The Angels plucked Witt right out of their own backyard, drafting him out of Anaheim’s Servite High School in the fourth round of the 1978 Draft. Witt tore through the Minors quickly, reaching the Majors as a 20-year-old in 1981 and finished fifth in voting for AL Rookie of the Year after recording a 3.28 ERA in 129 innings. By 1984, Witt became a major part of the rotation, as he averaged 247 innings and a 3.73 ERA in six seasons from 1984-89. He threw a perfecto against the Rangers in the final game of the '84 season, striking out 10 and needing only 94 pitches to complete his masterful performance.

His best season came in '86, when he had a 2.84 ERA with 208 strikeouts in 269 innings and finished third in the balloting for the AL Cy Young. He was an All-Star for the first time that year and was one again in '87. In ’86, he led the Angels to the postseason and threw a complete game in Game 1 against the Red Sox, only allowing one run. He also pitched into the ninth inning in Game 5, only to see the Angels lose the most heartbreaking game in franchise history. But Witt was undoubtedly the franchise's best pitcher of the 1980s and was inducted into the Angels Hall of Fame in 2015.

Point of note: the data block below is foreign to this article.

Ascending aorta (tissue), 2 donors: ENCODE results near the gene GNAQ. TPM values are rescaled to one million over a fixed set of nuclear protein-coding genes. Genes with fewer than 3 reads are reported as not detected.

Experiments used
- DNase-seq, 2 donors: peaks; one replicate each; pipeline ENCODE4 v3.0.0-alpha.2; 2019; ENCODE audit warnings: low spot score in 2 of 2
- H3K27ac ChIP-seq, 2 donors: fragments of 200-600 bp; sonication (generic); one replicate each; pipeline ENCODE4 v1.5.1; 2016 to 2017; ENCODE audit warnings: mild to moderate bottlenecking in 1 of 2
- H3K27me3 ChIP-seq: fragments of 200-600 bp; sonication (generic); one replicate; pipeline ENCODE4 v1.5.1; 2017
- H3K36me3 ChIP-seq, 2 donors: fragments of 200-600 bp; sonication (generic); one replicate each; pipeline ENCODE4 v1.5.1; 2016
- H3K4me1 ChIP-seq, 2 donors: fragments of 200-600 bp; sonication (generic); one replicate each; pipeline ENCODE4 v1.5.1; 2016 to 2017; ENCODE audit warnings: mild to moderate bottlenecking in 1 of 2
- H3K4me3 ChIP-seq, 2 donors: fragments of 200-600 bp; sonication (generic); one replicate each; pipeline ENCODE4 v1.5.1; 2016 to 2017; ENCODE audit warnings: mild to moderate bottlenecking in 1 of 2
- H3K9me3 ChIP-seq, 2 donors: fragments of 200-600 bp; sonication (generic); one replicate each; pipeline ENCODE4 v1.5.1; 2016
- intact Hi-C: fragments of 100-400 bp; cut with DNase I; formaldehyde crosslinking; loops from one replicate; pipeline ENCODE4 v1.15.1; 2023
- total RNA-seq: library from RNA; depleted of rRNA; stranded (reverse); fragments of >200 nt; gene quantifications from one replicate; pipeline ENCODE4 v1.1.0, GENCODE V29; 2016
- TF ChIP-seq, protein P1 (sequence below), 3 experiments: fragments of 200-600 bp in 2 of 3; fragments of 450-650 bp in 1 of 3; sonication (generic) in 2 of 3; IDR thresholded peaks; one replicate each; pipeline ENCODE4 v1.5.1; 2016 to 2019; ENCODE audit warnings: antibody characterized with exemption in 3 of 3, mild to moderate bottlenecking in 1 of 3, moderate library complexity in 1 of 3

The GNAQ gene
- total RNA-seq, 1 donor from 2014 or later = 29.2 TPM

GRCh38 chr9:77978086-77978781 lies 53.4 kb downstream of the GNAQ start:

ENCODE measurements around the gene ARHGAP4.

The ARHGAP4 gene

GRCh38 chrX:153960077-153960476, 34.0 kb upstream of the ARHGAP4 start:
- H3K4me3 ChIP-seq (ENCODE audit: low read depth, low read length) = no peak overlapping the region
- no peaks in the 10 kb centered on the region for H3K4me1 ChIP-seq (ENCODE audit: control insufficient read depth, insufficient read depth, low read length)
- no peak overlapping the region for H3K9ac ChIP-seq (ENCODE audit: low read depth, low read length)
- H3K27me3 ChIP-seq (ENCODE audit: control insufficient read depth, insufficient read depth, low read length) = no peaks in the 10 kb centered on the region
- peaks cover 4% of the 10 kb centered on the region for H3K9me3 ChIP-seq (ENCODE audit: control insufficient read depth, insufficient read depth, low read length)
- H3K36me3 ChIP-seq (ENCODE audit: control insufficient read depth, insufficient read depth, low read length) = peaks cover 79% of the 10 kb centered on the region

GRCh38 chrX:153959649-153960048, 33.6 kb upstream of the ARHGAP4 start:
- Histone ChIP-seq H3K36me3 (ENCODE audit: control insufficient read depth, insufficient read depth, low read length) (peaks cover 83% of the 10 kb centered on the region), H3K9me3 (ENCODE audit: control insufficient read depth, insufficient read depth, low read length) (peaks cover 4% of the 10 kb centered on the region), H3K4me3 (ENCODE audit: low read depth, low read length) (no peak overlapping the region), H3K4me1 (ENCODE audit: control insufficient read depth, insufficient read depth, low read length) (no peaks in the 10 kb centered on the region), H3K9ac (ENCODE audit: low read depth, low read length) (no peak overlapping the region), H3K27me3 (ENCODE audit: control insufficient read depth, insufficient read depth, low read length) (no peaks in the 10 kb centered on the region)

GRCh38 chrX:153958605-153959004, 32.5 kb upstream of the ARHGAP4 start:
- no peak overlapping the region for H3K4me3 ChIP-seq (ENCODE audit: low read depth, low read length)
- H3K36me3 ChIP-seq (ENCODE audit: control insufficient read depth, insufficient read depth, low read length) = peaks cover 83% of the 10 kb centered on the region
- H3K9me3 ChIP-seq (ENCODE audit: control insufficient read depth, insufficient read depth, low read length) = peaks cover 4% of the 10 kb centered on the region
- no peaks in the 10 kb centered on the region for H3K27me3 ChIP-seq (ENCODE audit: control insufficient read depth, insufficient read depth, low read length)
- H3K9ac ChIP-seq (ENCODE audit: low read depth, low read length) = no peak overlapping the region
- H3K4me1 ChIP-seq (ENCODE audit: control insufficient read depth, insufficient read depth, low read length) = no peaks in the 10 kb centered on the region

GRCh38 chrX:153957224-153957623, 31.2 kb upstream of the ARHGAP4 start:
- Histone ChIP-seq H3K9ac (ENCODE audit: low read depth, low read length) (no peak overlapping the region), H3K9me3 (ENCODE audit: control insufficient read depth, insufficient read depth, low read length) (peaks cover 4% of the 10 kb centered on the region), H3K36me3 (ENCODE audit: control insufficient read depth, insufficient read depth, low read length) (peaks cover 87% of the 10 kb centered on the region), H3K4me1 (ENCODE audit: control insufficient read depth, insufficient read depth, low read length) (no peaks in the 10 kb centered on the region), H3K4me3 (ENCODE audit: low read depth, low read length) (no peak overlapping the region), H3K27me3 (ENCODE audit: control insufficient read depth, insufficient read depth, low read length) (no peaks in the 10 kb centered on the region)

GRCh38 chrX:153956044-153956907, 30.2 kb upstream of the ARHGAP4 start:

4. , 2002-09
Key fact: Won Game 7 of the 2002 World Series as a rookie

The Angels selected Lackey in the second round of the 1999 Draft out of Grayson County College in Denison, Texas, and the big Texan paid immediate dividends as a rookie in 2002. He made 18 starts that year, going 9-4 with a 3.66 ERA and placing fourth in AL Rookie of the Year balloting. But it was in the postseason where Lackey became an immediate Angels legend, as he threw three scoreless innings in the AL Division Series against the Yankees and seven more against the Twins in the AL Championship Series before making three appearances in the World Series against the Giants. He pitched in relief in Game 2, gave up three runs over five innings in Game 4 and was called on to start Game 7 after the club made a miraculous comeback in Game 6. Lackey gave up just one run on five hits over five innings to become only the second rookie in World Series history to start and win Game 7.